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Even many GOP voters support Matheson

Published: Monday, July 24 2006 3:38 p.m. MDT

Deseret Morning News graphic

U.S. Rep. Jim Matheson has turned many 2nd Congressional District Republicans into political schizophrenics, a new poll shows.

Matheson, a Democrat in a heavily Republican district, holds an overwhelming 64-23 percent lead over his GOP challenger, state Rep. LaVar Christensen, a new Deseret Morning News/KSL-TV survey finds.

Why can many 2nd District Republicans be said to have politically split personalities? Because they support Matheson and then express their intent to vote for Sen. Orrin Hatch, R-Utah, in Hatch's re-election this year.

For example, in the 2nd District alone, Matheson gets 64 percent support while Hatch gets 63 percent support — from the same people.

By contrast, the new survey by pollster Dan Jones & Associates shows that if the election were held today, the incumbent GOP House members in the 1st and 3rd congressional districts hold healthy leads over their Democratic challengers:

First District Rep. Rob Bishop leads Democrat Steve Olsen 57-23 percent. In the 3rd District, Rep. Chris Cannon leads Democrat Christian Burridge 56-24 percent.

The new poll found that Matheson leads Christensen, a Draper conservative, even among those who said they are Republicans. He dominates Christensen among Democrats and those who said they are political independents, Jones found.

Across Utah, Hatch leads his Democratic challenger Pete Ashdown 63-21 percent — just about the same numbers by which Matheson leads Christensen. (Jones is an independent pollster hired by the newspaper and TV station; this year he has also done polling work for Hatch.)

Democratic Party chairman Wayne Holland knows that Matheson's current appeal likely won't hold up through the fall's campaign — as President Bush and other leading Republicans come to town to push for Christensen and other GOP candidates.

But Matheson should still remain strong in his district, says Holland. "Jim is personable and well-liked — I see it not only in Salt Lake County but in Washington and Iron counties also as I travel the state." The 2nd District includes eastern Salt Lake County, a northeastern sliver of Utah County and counties to the east and south.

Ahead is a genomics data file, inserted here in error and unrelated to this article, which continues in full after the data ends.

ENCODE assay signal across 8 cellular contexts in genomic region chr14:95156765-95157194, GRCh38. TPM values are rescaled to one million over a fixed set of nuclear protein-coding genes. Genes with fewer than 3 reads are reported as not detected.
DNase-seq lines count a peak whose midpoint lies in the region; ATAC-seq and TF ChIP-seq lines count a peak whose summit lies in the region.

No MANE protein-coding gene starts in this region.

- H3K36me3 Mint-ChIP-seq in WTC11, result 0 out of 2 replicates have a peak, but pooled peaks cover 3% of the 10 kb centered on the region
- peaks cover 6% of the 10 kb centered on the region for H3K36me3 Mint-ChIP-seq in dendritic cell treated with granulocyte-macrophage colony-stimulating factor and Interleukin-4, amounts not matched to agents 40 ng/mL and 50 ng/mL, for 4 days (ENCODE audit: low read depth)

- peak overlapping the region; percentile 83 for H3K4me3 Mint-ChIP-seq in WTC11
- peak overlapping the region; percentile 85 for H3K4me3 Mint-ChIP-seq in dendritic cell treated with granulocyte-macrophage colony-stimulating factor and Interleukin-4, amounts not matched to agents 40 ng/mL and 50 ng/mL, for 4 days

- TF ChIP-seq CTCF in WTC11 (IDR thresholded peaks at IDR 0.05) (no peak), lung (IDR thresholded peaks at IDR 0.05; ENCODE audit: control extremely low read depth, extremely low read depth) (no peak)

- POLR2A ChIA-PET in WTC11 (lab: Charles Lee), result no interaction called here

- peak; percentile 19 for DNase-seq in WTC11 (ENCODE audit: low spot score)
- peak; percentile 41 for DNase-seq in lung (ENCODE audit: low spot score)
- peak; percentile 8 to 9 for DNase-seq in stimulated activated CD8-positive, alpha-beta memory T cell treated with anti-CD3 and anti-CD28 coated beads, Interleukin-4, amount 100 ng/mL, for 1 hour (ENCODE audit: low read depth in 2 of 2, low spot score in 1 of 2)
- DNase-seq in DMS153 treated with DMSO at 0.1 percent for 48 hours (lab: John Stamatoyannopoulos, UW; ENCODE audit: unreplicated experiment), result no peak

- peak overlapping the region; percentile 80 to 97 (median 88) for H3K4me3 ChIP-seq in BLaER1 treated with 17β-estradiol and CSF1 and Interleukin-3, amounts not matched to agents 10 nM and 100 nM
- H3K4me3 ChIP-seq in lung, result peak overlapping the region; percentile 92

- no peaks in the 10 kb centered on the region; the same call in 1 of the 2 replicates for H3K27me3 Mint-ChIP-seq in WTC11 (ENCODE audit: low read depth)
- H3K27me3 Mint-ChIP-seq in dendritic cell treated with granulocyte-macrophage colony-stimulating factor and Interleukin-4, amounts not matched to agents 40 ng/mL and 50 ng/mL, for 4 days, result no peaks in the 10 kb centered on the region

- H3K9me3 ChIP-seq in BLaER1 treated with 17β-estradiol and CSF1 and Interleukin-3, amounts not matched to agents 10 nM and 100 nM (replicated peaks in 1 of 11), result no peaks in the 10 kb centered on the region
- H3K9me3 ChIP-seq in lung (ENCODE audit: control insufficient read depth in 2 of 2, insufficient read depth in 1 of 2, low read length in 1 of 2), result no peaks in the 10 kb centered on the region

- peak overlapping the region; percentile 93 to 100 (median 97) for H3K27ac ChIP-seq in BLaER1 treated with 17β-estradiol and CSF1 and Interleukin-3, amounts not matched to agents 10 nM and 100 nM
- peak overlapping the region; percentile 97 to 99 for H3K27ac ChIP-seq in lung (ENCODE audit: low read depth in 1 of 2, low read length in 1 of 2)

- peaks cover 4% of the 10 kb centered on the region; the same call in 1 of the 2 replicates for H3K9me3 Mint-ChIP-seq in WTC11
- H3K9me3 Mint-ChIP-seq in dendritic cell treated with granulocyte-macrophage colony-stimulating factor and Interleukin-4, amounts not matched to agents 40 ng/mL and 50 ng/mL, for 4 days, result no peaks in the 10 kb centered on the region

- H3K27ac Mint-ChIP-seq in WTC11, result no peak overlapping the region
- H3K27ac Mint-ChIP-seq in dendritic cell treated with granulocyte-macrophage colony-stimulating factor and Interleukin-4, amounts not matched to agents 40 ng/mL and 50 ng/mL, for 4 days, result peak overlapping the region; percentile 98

"We're looking forward to some fun in the fall," said Jeff Hartley, GOP executive director. "Few people know LaVar. Those numbers will shift as they get to know him. Jim plays it up when he votes with the (House) Republicans. He votes with President Bush like 40 percent of the time. But he's still a Democrat, not a Republican, and we're going to point that out."

Still, after ruminating over the numbers for a moment, Hartley admits: "Jim is a likable guy. People just like him."

In fact, step into the 2nd District, and GOP organizers in heavily Republican Utah might think they've stumbled into an alternate universe — things are just cattywampus.

Look at some of the numbers Matheson is putting up against Christensen:

• Matheson leads 49-39 percent among those who said they are Republicans.

• Among "very conservative" voters, Matheson leads 44-41 percent.

• Matheson leads 55-31 percent among members of the LDS Church (most of whom vote Republican).

• Among voters outside of Salt Lake County, mainly in heavily Republican Washington and Iron counties, Matheson leads 60-28 percent.

In a Morning News/KSL-TV poll taken earlier this year, Matheson's job approval rating topped even that of GOP Gov. Jon Huntsman Jr., the Democrat getting the highest approval ratings of any Utah politician.

The new survey, taken July 14-20, shows Matheson has come down from that job-approval stratosphere.

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